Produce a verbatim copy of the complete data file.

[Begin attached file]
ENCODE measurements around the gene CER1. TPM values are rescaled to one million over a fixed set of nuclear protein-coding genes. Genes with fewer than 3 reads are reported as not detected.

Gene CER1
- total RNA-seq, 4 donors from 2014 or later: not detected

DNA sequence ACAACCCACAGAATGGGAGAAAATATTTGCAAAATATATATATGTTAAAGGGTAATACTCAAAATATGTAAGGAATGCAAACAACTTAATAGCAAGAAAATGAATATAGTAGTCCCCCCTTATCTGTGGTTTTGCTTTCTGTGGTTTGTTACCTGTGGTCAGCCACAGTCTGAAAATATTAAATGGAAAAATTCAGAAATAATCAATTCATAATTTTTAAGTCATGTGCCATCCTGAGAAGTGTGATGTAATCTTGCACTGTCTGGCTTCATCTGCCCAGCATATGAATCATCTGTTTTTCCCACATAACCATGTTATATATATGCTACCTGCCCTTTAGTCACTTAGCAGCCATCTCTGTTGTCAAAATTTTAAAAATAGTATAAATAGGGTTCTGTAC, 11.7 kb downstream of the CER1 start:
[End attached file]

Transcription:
ENCODE measurements around the gene CER1. TPM values are rescaled to one million over a fixed set of nuclear protein-coding genes. Genes with fewer than 3 reads are reported as not detected.

Gene CER1
- total RNA-seq, 4 donors from 2014 or later: not detected

DNA sequence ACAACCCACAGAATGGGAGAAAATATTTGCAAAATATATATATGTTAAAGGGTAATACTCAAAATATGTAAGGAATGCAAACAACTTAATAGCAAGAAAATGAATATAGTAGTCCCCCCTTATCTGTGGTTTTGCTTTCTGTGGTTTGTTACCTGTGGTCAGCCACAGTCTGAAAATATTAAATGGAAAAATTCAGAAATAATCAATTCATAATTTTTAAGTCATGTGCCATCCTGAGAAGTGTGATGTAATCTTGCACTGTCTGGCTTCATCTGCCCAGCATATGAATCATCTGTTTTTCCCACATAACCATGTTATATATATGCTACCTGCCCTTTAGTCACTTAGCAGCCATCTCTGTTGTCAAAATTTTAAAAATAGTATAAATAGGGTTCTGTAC, 11.7 kb downstream of the CER1 start: